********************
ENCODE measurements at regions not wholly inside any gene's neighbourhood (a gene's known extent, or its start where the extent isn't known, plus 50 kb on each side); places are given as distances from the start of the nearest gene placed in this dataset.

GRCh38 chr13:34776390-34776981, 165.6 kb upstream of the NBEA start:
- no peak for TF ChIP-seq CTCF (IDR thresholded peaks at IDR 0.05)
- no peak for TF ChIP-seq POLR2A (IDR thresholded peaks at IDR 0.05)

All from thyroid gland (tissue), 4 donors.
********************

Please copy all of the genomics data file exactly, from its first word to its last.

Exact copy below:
ENCODE measurements at regions not wholly inside any gene's neighbourhood (a gene's known extent, or its start where the extent isn't known, plus 50 kb on each side); places are given as distances from the start of the nearest gene placed in this dataset.

GRCh38 chr13:34776390-34776981, 165.6 kb upstream of the NBEA start:
- no peak for TF ChIP-seq CTCF (IDR thresholded peaks at IDR 0.05)
- no peak for TF ChIP-seq POLR2A (IDR thresholded peaks at IDR 0.05)

All from thyroid gland (tissue), 4 donors.